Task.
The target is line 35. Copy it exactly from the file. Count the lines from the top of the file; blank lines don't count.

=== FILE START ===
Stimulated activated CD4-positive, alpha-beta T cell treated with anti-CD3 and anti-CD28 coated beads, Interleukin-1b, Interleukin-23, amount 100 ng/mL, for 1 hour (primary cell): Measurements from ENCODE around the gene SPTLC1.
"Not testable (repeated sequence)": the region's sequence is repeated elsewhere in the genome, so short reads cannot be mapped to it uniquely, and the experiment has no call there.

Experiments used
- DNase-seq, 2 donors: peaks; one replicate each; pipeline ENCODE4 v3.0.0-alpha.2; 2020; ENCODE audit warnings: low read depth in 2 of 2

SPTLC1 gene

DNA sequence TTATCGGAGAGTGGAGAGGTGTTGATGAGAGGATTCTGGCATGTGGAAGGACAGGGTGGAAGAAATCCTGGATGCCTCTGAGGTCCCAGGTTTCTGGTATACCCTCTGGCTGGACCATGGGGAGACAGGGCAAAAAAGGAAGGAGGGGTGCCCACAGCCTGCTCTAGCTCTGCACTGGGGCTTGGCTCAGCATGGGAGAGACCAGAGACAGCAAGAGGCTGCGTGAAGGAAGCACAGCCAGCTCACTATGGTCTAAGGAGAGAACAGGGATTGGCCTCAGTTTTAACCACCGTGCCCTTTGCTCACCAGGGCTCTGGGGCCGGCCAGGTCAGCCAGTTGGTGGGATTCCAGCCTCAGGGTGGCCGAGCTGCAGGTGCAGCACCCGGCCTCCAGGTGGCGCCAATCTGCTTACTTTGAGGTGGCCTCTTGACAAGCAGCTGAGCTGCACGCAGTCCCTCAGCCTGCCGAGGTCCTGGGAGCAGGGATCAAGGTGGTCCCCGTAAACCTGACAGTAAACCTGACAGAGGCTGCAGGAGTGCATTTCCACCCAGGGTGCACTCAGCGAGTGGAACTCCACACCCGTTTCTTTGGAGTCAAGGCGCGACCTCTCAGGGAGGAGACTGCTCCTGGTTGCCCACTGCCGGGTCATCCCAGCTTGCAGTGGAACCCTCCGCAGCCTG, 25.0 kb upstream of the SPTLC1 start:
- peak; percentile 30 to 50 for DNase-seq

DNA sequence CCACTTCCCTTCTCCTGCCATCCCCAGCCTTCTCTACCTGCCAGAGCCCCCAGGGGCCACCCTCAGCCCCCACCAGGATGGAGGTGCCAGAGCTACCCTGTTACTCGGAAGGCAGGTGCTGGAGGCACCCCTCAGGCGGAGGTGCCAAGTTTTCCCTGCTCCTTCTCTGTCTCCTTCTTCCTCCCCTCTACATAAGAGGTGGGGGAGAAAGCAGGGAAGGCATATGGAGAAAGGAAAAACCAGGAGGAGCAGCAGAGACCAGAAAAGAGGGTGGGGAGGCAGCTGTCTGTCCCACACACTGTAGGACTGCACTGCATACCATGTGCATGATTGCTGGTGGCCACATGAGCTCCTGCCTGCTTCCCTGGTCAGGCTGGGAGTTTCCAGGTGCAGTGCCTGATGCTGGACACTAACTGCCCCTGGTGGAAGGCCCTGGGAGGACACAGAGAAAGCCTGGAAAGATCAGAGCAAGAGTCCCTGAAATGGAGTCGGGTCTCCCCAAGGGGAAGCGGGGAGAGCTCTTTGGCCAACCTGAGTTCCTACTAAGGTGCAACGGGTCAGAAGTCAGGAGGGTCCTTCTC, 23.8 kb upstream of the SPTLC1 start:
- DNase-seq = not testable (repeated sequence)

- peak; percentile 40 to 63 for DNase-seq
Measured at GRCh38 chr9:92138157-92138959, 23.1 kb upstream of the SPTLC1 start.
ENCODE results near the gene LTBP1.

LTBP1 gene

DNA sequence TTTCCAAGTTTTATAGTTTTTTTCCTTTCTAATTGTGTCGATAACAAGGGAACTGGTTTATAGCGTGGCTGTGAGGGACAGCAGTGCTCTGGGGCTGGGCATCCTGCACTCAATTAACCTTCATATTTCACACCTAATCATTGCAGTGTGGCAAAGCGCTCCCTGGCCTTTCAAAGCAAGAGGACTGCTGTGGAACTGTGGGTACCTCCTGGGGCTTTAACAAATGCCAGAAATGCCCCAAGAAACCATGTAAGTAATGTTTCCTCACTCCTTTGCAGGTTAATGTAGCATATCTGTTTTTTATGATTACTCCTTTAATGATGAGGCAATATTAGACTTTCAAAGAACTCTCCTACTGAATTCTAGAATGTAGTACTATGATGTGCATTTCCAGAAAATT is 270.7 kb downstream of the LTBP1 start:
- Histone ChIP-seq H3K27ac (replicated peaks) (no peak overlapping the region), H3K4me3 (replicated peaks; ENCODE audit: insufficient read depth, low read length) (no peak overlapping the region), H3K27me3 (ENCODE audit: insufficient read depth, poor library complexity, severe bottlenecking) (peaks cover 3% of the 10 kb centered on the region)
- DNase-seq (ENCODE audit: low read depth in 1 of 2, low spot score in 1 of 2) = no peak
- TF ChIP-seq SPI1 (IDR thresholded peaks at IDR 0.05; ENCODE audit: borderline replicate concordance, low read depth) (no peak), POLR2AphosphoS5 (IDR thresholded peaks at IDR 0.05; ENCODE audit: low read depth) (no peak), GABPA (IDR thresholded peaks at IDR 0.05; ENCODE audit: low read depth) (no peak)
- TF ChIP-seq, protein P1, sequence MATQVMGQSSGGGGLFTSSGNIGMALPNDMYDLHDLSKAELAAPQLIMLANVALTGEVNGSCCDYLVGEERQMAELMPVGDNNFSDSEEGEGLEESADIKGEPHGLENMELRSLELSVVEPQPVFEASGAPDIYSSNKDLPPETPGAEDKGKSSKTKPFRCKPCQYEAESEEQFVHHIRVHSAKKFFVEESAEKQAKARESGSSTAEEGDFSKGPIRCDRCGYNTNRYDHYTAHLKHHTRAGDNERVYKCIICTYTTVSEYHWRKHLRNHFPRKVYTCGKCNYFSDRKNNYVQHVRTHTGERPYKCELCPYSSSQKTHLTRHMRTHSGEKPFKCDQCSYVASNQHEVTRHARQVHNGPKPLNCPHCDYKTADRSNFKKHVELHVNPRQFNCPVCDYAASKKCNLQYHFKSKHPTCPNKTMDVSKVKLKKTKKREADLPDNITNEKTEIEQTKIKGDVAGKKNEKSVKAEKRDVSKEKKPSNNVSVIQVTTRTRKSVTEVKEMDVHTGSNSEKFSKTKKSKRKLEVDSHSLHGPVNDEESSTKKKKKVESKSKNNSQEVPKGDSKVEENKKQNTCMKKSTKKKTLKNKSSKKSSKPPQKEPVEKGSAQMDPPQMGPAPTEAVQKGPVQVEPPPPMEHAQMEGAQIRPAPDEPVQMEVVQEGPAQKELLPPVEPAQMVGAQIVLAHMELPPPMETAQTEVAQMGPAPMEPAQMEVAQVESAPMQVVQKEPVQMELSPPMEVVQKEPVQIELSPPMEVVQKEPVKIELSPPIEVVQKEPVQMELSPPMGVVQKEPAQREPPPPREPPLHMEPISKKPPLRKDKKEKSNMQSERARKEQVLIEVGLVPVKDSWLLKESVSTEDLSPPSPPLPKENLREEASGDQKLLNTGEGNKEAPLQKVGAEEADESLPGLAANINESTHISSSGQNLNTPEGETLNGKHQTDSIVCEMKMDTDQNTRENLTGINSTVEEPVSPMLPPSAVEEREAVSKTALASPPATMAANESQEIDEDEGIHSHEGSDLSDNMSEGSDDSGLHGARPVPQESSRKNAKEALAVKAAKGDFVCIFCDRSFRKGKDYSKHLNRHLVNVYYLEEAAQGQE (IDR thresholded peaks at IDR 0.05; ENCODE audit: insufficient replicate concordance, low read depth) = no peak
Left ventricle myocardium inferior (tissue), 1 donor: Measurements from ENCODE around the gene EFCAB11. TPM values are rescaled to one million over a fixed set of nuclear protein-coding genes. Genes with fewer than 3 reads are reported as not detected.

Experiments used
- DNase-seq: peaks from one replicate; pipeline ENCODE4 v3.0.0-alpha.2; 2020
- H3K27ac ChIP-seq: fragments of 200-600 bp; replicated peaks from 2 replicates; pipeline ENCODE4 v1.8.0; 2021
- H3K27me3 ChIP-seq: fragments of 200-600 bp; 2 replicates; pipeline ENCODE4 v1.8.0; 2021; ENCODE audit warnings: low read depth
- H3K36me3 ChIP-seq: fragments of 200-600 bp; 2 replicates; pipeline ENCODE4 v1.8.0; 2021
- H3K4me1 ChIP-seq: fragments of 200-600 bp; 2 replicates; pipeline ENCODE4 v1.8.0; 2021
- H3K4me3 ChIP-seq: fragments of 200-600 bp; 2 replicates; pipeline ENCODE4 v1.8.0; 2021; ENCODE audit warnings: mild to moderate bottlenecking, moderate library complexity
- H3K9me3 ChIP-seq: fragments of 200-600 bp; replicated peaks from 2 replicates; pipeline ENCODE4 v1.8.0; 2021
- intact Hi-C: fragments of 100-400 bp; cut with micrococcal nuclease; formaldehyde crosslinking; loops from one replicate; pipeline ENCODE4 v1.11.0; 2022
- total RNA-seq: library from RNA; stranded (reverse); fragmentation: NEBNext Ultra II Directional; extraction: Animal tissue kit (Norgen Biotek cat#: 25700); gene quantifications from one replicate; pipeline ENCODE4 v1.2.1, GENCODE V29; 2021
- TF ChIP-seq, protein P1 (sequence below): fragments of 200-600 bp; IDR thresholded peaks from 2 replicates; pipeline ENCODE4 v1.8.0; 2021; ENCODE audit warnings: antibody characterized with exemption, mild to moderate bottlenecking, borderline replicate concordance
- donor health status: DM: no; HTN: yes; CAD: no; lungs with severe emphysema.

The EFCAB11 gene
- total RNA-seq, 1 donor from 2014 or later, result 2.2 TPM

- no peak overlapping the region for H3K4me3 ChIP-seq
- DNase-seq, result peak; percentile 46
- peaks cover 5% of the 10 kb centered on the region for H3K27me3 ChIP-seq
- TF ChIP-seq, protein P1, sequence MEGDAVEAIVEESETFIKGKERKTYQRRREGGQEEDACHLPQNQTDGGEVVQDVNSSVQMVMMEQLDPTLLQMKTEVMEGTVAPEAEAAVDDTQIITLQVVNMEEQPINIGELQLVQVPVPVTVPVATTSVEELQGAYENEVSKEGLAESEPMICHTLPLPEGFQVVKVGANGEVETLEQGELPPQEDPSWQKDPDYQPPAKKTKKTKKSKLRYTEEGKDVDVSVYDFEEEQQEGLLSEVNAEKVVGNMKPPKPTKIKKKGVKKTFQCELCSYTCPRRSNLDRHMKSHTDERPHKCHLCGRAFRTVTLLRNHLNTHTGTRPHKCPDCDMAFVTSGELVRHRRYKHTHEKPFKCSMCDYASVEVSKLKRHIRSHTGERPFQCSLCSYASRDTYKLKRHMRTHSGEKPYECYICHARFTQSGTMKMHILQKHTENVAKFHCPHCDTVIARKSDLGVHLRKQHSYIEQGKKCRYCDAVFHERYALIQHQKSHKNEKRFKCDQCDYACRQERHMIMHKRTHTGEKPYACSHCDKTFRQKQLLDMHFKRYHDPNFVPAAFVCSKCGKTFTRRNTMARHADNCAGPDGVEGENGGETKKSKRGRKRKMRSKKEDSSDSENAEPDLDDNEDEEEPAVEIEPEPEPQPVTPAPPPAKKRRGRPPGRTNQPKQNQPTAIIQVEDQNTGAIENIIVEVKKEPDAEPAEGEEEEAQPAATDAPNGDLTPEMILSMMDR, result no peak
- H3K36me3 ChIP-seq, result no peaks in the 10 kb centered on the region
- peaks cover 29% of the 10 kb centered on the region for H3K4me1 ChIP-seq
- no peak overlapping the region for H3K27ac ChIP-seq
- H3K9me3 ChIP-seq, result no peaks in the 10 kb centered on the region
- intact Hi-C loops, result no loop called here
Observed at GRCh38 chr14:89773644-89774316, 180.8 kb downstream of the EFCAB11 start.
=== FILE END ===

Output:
- DNase-seq, result peak; percentile 46